The Kundiman Party is one stage production that deserves a rerun. The cultural-political-drama written by Floy Quintos and directed by Dexter Santos is timely after the national midterm elections.
The said play that was staged in the summer of last year, is one of Santos’s best plays along with Angry Christ (2017) and Ang Nawalang Kapatid (2014) and Orosman at Zafira (2008).
Despite the exclusion of some of the former cast membersy, having Nonie Buencamino onboard as Sen. Juancho Valderama (replacing Teroy Guzman) and him being with his real-life partner–Shamaine Centenera-Buencamino as Maestra Adela is already a theater treat.
The Second Run is indeed Fun.
It’s fun because of the four ‘Titas’ and the dynamics of their relationships.
Mitoy Sta. Ana’s production design from Wilfrido Ma. Guerrero Theatre may have some minor changes, but the familiarity of Maestra Adela’s home is still intact.
Who would ever think the three women friends of Maestra Adela–Frances Makil-Ignacio, Stella Cañete-Mendoza, and Missy Maramara as Mayen, Helen and Mitch, respectively, would click and fit perfectly in the private life of a reclusive voice teacher? Their bond and their personalities are perfect caricatures of women with different set of truths.
Makil-Ignacio perfectly fits as the fiercest among the three female friends, while Cañete-Mendoza as the motherly and neutralizer, and Maramara as the socialite but still the wackiest for she channels that ‘young vibe’ in her as her defense mechanism.
Quintos managed to retain the fun parts as well as the heavy stuff. It worked well in painting how the three women have remained strong amid a situation that they were all shocked to occur in the home of Maestra Adela.
In these challenging times, these three women are our ideal company we can wish for. They are all strong in their respective rights. A newcomer Gabriel Paguirigan as Ludwig, Maestra’s accompanist and veritable sidekick has his own moments. He’s a comic relief. His debut onstage as an actor is sweet and remarkable.
Centenera-Buencamino personifies Kundiman.
Due to Maestra Adela’s decision to isolate herself from the political scene or her refusal to be identified by the present generation or simply live a quiet life by teaching Kundiman, it was Bobby Valderama portrayed by Boo Gabunada who exposes the woman and her art to the online world.
Adela personifies Kundiman, forgotten probably or neglected for too long by some Filipinos. It is like song for the motherland. The rest of the Filipino people have probably heard the music but has taken it for granted instead. The scene where Adela had her breakdown was a wakeup call for the citizens to be alert and have a sober mind just as described in Scriptures (1 Peter 5:8-9). However, Gabunada who replaced Kalil Almonte (Bobby in the first run) lacked depth in assuming the pivotal role of a rebel son.
Though the story took the audience to where it was envisioned by Quintos, Gabunada provided a weak interpretation of his character, maybe because it was his first time to perform with an audience and in an intimate venue?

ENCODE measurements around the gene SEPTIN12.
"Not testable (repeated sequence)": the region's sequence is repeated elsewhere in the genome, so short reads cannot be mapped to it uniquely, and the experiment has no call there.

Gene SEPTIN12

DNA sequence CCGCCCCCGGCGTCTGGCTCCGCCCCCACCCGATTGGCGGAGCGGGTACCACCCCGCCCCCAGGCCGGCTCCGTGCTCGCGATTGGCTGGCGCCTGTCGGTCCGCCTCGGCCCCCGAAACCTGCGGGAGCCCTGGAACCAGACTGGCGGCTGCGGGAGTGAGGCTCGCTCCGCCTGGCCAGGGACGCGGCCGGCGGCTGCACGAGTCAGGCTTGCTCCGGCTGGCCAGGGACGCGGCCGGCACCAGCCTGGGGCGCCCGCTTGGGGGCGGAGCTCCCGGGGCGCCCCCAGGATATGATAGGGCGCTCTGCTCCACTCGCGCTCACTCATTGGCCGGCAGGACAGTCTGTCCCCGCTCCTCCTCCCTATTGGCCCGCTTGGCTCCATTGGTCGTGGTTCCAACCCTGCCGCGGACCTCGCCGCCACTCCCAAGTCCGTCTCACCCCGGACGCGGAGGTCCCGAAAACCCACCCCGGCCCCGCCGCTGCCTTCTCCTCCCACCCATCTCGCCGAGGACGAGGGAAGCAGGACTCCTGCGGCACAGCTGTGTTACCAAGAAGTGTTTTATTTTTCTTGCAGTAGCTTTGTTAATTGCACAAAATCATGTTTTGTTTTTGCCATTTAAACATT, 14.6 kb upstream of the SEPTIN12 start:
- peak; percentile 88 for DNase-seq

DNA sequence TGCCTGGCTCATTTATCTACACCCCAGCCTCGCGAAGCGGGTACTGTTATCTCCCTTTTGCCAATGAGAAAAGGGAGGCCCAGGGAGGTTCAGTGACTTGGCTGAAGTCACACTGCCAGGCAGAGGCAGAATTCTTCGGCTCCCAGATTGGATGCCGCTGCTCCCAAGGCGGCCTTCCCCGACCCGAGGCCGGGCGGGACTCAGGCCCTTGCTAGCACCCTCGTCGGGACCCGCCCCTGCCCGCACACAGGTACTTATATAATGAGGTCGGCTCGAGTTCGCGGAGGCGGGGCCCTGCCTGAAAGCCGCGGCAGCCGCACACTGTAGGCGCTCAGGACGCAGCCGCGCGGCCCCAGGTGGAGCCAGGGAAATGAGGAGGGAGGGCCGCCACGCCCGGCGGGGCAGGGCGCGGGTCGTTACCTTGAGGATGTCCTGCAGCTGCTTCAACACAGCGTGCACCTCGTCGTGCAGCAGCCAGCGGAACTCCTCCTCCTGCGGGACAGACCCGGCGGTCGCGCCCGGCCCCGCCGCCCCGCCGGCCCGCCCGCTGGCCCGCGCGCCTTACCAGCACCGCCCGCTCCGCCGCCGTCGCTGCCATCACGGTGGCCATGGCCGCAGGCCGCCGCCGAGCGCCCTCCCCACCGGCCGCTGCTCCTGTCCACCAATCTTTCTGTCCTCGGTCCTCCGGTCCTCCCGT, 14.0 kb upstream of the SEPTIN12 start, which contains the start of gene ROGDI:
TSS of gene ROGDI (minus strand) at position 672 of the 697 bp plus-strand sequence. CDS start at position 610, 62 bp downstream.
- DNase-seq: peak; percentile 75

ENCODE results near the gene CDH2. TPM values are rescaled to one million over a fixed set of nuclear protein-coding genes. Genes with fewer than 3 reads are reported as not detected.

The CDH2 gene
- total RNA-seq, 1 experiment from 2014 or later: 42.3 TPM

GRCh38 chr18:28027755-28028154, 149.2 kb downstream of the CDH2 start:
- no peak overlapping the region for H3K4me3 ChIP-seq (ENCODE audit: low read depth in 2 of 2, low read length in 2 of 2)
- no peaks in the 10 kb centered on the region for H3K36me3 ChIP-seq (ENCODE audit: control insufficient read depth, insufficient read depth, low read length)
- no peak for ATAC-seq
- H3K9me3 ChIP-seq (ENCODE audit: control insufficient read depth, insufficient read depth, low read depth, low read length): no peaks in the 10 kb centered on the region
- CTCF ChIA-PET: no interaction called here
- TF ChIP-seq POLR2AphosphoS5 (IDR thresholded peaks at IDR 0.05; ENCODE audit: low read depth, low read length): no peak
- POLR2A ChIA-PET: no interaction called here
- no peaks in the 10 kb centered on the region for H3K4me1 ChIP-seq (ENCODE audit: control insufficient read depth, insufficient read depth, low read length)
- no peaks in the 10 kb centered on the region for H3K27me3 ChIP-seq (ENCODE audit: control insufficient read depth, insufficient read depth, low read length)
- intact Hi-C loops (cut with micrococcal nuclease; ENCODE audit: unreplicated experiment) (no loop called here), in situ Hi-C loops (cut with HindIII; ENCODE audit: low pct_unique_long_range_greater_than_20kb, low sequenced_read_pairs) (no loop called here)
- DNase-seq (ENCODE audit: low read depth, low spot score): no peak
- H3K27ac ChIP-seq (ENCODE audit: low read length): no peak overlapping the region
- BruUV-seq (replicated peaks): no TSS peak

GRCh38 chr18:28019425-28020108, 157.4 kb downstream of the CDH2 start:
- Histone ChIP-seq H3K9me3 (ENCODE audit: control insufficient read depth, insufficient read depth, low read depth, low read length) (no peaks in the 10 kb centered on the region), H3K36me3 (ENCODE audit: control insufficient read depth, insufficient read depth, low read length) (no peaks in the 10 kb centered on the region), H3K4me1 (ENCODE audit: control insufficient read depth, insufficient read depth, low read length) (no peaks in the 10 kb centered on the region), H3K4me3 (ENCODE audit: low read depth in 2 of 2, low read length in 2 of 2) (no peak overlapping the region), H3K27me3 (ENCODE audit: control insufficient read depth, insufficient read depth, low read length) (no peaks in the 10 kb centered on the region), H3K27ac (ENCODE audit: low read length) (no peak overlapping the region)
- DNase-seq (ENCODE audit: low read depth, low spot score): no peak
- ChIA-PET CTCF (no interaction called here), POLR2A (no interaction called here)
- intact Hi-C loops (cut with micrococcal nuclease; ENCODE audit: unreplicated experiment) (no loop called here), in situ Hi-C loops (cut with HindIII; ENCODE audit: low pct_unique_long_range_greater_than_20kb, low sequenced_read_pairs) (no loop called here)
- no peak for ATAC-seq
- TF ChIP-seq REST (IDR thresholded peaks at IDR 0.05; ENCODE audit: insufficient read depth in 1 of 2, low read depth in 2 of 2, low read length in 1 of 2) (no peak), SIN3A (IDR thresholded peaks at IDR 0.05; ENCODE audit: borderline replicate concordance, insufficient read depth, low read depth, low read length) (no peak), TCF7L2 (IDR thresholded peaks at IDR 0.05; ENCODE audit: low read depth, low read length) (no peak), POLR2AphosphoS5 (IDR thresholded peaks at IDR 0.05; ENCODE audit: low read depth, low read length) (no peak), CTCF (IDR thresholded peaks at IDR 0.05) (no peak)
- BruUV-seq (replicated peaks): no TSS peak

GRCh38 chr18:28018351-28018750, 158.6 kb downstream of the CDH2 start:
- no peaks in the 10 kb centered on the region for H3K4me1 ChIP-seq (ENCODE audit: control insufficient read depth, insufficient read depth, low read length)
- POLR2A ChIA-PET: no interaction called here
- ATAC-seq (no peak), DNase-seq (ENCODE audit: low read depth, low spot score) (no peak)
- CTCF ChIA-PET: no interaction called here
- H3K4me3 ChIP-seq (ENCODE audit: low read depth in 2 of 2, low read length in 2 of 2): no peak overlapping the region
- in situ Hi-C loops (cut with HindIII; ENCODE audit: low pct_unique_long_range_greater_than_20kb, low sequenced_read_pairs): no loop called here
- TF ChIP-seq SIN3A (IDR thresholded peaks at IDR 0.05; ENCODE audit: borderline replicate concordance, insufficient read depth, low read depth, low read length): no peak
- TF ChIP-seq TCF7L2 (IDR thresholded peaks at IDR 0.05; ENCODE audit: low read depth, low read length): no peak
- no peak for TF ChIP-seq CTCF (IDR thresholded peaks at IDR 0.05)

That scene where Antoinette (Miah Canton in a flawless voice), his girlfriend serenaded him with a Kundiman song titled Bituing Marikit; it could have been a tender and romantic one. His eyes weren’t gazing on her and it sent a different emotion instead. The scene with Almonte and Teetin Villanueva was ecstatic when I last saw it.
Thankfully, Centenera-Buencamino maintains such commanding presence even with the disruptive acting he (Gabunada) was channeling onstage. Not too sure if he was channeling his Emman character from Ang Huling El Bimbo to the The Kundiman Party of Maestra Adela.
Blood is Thicker than Water?
The ancient and famous English proverb that means that familial bonds will always be stronger than the bonds of friendship or love–is evident between Bobby and his father, the senator. Though the conclusion of the play was subject for the audience’s interpretation, Gabunada’s Bobby is mysterious and unpredictable and at times exhausting.
But at the end of the play, what matters the most was what Bobby has started.
Nonie Buencamino as the loving father of Bobby made a stirring performance just like when Guzman had the role in summer of 2018. Like Shamaine, he was there onstage making the most of his brief but needed appearance. It will forever remind everyone how good he is as an actor.
As a member of the audience, Juancho spoke with authority, but with much love and understanding for his son. It was tough love. Going through the motions of that crucial scene between Bobby and the Senator, a line rang loudly into my consciousness that no matter how the latter was perceived wrongly; Bobby fears the inevitable that he’s turning like his father, somehow. Though not entirely, but he mimics him, unknowingly.
The confrontation scene was essential. It defines who Bobby is and it leads Maestra Adela to a path she has been longing for the longest time.
The Kundiman Party serves as a vehicle to fully embrace the change that this country has gotten into. Whether good or bad, it succeeded in making hope afloat in a stormy seas.
Also in the cast are Jenny Jamora as she alternates for Maramara as Mitch. Soprano Rica Nepomuceno as Melissa, a professional Kundiman singer who desperately wants to be ‘relevant’ again.
The Party runs on these dates: May 24, 8pm; May 25, 3pm and 8pm; May 26, 3pm and 8pm; May 30, 8pm; May 31, 8pm; June 1, 3pm and 8pm; June 2, 3pm and 8pm. Tickets can be obtained via Ticket2Me.
Photographs courtesy of Evo Joel Contrivida.